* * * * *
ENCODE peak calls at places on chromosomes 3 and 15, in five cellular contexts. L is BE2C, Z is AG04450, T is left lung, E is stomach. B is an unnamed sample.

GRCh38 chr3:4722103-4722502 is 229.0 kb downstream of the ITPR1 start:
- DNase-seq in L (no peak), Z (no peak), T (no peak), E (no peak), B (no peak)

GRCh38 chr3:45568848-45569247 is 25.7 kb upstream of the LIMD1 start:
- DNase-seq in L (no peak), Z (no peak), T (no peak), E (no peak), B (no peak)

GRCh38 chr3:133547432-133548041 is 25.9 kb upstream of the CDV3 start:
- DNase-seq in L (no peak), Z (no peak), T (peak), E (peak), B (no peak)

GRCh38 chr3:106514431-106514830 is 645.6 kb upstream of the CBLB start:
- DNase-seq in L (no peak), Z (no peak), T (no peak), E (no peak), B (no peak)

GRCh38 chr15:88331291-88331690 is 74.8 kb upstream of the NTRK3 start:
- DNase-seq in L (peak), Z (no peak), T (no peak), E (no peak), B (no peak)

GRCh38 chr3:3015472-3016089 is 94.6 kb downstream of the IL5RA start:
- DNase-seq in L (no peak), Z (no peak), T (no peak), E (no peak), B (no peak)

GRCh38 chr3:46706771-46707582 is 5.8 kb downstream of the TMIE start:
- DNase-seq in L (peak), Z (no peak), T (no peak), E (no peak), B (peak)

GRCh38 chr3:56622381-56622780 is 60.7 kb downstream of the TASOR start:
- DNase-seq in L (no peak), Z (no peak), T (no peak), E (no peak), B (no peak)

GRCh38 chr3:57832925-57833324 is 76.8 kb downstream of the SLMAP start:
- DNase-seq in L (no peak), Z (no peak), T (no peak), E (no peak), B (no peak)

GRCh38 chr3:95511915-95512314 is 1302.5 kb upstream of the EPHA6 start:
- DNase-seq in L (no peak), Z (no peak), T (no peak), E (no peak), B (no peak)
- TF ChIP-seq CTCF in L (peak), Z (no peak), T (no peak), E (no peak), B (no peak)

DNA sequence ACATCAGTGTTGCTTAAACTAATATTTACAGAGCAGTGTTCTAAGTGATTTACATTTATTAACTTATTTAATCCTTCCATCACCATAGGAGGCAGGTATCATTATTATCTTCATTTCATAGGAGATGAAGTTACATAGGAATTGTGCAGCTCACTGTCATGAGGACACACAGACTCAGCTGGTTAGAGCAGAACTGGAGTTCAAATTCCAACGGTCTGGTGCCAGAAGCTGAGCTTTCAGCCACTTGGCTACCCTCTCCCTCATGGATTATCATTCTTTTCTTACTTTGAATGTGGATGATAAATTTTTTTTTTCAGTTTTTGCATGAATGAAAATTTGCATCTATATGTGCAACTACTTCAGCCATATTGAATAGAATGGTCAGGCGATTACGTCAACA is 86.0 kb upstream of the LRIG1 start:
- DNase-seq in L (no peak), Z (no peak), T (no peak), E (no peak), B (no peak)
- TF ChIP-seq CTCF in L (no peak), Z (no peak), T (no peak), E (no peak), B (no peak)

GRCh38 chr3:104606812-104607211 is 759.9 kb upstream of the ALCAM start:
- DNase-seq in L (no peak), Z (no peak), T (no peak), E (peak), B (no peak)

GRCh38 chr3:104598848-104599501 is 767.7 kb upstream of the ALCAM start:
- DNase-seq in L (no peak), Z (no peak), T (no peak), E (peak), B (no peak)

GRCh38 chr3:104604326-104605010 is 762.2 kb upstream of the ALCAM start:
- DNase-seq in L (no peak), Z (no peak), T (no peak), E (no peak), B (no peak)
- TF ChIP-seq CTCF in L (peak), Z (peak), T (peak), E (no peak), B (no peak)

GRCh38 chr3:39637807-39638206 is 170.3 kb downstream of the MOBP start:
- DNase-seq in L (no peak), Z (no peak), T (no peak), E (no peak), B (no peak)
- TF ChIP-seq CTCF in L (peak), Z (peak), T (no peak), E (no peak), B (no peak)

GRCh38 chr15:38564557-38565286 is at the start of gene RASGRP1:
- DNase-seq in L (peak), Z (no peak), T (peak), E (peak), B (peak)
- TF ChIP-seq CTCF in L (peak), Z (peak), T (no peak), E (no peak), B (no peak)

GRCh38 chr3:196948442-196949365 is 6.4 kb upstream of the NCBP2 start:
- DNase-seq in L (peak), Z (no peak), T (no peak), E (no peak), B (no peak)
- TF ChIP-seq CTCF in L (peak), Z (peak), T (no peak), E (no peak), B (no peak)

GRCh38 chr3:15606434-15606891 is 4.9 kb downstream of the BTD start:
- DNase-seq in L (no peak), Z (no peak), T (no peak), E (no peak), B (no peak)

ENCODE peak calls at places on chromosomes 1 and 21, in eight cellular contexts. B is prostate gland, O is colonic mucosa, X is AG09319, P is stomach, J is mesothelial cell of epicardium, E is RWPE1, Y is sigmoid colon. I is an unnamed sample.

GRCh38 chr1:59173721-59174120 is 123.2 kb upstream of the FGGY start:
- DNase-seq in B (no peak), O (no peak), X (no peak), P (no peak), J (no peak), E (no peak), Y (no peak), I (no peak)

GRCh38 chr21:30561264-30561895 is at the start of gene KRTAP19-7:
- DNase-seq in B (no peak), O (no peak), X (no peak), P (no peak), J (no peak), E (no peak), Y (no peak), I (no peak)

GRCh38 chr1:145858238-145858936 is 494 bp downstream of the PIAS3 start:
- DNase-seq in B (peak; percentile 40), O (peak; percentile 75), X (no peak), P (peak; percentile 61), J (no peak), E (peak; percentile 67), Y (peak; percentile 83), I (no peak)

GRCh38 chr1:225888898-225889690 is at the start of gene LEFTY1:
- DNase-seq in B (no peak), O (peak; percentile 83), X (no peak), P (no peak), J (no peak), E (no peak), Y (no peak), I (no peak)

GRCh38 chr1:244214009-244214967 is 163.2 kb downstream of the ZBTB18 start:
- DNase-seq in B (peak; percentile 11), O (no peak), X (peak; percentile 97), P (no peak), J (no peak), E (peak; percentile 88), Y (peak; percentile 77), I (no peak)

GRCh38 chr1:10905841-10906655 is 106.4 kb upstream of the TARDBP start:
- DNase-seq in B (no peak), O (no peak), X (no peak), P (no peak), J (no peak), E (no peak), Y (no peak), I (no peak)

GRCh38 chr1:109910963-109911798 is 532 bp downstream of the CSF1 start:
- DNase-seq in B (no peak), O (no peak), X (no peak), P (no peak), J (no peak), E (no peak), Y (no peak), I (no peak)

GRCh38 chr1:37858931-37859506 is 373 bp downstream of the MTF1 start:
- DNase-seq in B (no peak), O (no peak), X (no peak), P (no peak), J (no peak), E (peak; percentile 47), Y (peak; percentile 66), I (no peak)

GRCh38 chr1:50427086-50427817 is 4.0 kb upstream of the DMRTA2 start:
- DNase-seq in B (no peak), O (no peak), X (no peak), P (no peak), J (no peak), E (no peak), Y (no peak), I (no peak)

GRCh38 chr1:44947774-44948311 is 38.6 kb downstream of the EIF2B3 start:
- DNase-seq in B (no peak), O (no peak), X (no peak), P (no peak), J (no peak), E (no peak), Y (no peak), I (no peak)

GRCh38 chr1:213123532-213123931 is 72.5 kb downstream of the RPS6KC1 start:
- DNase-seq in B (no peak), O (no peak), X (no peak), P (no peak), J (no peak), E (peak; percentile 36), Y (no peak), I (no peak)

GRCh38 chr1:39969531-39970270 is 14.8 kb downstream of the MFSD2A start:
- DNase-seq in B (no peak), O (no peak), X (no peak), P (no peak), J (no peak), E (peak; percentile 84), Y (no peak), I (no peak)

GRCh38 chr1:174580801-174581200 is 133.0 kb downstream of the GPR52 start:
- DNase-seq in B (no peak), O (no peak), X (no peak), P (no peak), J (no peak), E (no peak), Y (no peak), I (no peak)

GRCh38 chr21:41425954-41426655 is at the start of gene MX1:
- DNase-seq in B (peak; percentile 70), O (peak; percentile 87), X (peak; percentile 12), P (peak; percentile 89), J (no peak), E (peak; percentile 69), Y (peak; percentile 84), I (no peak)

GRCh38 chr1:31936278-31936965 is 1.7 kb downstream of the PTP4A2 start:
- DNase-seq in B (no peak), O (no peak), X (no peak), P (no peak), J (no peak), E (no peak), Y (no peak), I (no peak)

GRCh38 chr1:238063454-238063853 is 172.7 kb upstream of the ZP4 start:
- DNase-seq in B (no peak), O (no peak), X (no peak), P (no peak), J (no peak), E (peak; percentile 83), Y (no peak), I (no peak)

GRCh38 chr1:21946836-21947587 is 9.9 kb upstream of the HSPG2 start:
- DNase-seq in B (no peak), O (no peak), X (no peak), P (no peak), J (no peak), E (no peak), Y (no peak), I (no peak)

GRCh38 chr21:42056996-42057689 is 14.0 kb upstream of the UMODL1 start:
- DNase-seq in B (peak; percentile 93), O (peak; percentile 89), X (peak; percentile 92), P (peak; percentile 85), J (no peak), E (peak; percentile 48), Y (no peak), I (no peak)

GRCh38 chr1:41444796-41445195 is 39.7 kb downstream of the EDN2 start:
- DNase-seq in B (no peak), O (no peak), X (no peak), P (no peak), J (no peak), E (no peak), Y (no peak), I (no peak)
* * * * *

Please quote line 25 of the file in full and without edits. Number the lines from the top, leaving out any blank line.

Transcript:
- TF ChIP-seq CTCF in L (no peak), Z (no peak), T (no peak), E (no peak), B (no peak)